More Passed Ap Tests

Grasmick Calls Gain 'fabulous

' Sat Scores In Md. Hold Steady

August 26, 2009|By Liz Bowie and Childs Walker | Liz Bowie and Childs Walker,liz.bowie@baltsun.com

While SAT scores in Maryland remained relatively stable, the number of students taking and passing an Advanced Placement exam rose significantly this past school year, reflecting a national trend in the use of the rigorous high school exams.

In the data released Tuesday by the College Board, African-Americans showed progress on both tests. Although they represent only 16 percent of all the students taking AP tests in Maryland, there was a 10 percent increase in their participation over one school year. The percentage of minorities taking the SAT also rose in the state.

Maryland school leaders have encouraged high schools to offer more AP classes and have provided some funding for teacher training. Maryland had the highest percentage in the nation of 2008 high school graduates who had taken and passed at least one AP test.

State schools Superintendent Nancy S. Grasmick called the AP results "fabulous" and said she hoped that Maryland would remain No. 1 when the AP rankings are released in February. Maryland saw a 9.1 percent increase in the number of scores between 3 and 5 on the test, the same as the national average. The number of students taking at least one AP test rose by 6 percent, slightly less than the national increase of 7 percent. In the past five years, the number of students taking AP tests has risen by nearly 50 percent.

Scores range from 1 to 5, with 3 considered to be passing. The Advanced Placement is considered to be a college-level exam and a score of 3 equates to a C in a college course.

Statewide scores on the SAT remained stagnant, rising a point in critical reading, staying the same in math and dropping two points in writing. Scores remained similarly stable nationwide.

College Board officials lauded 2009 seniors as the most diverse pool in SAT history, with minorities representing 40 percent of test-takers in the nation.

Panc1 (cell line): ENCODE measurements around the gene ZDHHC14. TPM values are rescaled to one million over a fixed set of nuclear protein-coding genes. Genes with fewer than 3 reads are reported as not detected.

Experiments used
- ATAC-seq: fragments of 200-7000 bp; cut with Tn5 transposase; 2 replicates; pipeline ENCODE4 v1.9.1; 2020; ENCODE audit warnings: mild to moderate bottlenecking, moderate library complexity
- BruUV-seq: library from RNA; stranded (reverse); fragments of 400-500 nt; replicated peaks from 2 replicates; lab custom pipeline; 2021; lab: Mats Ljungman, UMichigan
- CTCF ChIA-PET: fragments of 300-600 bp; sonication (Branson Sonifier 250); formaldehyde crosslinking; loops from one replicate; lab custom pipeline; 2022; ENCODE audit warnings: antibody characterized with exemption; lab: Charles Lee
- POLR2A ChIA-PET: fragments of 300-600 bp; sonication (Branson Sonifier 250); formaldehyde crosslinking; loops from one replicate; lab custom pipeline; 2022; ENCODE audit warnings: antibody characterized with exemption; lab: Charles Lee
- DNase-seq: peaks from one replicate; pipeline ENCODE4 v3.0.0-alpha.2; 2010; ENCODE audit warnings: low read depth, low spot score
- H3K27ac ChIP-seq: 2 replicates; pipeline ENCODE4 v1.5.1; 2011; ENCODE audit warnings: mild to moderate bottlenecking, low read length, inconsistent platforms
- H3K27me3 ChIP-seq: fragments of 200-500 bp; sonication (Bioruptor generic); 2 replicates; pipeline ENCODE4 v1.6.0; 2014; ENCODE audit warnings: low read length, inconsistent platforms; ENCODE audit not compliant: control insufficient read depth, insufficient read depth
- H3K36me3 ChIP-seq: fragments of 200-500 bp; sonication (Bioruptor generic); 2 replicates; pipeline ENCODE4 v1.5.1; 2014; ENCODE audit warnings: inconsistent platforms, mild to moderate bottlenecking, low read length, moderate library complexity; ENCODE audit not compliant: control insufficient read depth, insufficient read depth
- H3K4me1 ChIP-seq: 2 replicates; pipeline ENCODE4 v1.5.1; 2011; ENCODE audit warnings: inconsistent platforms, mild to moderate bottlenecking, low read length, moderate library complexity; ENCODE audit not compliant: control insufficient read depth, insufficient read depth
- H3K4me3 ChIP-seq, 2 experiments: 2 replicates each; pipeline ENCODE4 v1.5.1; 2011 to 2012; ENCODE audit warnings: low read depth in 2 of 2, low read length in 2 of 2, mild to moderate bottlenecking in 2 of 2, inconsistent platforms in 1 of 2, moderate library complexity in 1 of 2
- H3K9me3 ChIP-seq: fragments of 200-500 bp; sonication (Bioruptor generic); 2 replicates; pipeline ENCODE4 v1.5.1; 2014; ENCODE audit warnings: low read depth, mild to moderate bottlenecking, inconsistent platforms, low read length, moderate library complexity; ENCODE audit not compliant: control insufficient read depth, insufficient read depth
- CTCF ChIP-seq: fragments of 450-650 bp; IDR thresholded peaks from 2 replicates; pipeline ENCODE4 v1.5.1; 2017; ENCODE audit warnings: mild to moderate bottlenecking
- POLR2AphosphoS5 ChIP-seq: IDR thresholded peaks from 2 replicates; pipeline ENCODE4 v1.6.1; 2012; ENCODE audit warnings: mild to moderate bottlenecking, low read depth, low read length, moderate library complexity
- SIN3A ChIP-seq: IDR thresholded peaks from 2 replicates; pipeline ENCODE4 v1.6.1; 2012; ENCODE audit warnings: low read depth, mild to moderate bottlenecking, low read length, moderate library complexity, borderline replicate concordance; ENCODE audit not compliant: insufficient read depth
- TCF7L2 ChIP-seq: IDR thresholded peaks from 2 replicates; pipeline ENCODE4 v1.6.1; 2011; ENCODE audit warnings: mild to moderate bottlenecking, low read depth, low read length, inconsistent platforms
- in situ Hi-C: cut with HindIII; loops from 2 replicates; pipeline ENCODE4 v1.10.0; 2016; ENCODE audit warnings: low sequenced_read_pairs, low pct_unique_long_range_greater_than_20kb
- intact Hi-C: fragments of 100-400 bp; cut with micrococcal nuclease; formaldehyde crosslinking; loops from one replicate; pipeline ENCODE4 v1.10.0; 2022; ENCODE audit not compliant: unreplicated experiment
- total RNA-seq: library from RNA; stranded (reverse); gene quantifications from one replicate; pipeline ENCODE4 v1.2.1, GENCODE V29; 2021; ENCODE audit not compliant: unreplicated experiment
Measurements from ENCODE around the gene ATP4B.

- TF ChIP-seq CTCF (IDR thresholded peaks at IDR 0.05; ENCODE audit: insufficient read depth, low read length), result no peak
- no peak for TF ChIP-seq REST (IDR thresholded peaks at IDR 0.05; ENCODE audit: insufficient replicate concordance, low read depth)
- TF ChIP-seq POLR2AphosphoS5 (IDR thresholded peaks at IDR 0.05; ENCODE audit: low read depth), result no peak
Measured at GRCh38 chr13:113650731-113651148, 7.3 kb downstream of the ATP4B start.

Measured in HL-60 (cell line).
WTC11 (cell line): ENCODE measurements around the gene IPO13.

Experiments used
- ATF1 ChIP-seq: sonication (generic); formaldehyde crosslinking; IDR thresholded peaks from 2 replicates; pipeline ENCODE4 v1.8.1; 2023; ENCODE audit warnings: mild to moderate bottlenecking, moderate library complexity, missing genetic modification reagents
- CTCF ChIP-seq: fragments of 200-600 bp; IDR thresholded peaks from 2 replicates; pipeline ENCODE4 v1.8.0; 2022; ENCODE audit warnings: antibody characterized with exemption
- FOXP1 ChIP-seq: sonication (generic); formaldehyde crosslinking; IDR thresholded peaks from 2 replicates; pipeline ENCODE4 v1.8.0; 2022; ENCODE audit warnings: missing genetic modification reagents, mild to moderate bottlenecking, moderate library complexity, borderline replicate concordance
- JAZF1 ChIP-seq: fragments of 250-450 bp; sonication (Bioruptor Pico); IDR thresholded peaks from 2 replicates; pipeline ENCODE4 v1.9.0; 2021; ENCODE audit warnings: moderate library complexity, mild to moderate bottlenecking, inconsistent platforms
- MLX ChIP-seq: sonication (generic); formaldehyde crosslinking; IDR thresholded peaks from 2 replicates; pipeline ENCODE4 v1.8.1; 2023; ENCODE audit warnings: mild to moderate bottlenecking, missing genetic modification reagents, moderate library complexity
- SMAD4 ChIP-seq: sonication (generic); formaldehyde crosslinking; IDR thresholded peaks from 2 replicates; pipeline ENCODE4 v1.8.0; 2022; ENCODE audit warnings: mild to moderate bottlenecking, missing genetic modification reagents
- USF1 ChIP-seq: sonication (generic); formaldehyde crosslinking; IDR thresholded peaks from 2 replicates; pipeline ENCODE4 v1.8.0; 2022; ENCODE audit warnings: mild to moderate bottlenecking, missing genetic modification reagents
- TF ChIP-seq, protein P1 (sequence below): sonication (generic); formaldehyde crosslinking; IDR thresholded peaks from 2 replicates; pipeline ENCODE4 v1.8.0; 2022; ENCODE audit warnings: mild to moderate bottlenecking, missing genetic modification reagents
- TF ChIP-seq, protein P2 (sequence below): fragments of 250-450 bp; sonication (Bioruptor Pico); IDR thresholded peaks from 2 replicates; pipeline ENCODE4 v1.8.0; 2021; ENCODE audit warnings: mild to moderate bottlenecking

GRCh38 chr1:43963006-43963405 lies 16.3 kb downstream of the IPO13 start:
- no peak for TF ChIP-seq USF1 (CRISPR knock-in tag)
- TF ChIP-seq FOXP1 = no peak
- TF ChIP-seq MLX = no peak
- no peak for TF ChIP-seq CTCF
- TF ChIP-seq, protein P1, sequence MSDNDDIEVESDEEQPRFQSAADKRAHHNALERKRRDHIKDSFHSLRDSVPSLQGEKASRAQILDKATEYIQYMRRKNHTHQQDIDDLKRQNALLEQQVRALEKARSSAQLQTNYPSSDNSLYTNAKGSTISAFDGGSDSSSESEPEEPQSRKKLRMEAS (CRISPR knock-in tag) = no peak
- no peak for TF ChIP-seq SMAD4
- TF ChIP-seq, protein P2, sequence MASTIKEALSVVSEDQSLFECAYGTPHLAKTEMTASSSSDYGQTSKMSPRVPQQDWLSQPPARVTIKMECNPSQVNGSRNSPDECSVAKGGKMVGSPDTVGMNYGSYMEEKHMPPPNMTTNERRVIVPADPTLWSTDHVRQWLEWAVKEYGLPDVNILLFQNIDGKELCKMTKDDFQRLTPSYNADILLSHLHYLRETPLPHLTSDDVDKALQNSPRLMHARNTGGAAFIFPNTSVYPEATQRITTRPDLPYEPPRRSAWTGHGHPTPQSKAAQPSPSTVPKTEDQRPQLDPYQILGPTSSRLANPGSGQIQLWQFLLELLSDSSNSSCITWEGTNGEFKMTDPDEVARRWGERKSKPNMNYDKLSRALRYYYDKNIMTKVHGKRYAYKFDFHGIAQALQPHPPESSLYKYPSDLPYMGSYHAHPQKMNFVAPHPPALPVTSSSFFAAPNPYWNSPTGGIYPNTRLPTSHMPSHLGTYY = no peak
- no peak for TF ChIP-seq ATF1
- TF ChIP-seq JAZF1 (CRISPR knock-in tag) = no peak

"What we're really doing is adding types of students who previously had not thought of themselves as college-bound," said Laurence Bunin, general manager of the SAT program for the College Board. "The fact that scores are remaining stable while we're doing that is a good sign."

Though slightly fewer Maryland students took the SAT, the diversity of the state's pool increased, with minorities representing 45.5 percent of test-takers in 2009 compared with 44.6 percent in 2008.

Statewide, about 6 percent more black students took the test than in 2008. Though their overall scores remained the lowest of any racial or ethnic group, black students improved by 4 points in reading and 3 points in math. Their math scores remained 12 points behind the national mean for black students, which contributed to an overall state deficiency in math.

With an average math score of 502, Maryland students remain well behind the national average of 515. In the past 10 years, national math scores have risen 4 points while they have dropped 7 points in Maryland.

In reading, Maryland's average score of 500 is just a point below the national average. In the past 10 years, reading scores have dropped 7 points in the state and 4 points nationwide.

There was a slight dip in the number of students taking SATs in Maryland this year, and Grasmick and other school officials speculated that it was because more students are choosing to take the ACT rather than the grueling four-hour SAT test twice. They believe that may be one reason the SAT scores have remained flat in the state.

In Baltimore County, the average combined SAT score rose by 15 points over last year to 1497, the same as the state. In addition, the number of students taking the test dropped by 16 percent - or 700 students - from last year, according to district data.

Superintendent Joe A. Hairston said the results and decrease in participation reflect the school system's focus on ensuring that students are prepared for the test so they can do well - and on getting more rigor into the instructional program.

"We were pretty much diluting our performance when we allowed students to take the SAT at the last moment," Hairston said. "The students who took the SAT this time actually were more prepared."

In Howard County, the Class of 2009 improved on all sections of the SAT and had an average combined score of 1652, higher than the state and national average.

Caryn Lasser, a two-time PTSA president at Atholton High School, led an effort to offer a PTSA-sponsored SAT prep class at a reduced price so more students could participate. The school system has also offered programs to help minority students prepare to take the test.

In Carroll County, which saw its combined average score rise 16 points to 1560, the percentage of graduating seniors taking the test this year fell 4 percentage points to 56 percent.

Baltimore City and Anne Arundel and Harford counties did not release their individual SAT data Tuesday.

Sun reporters Arin Gencer and John-John Williams IV contributed to this article.

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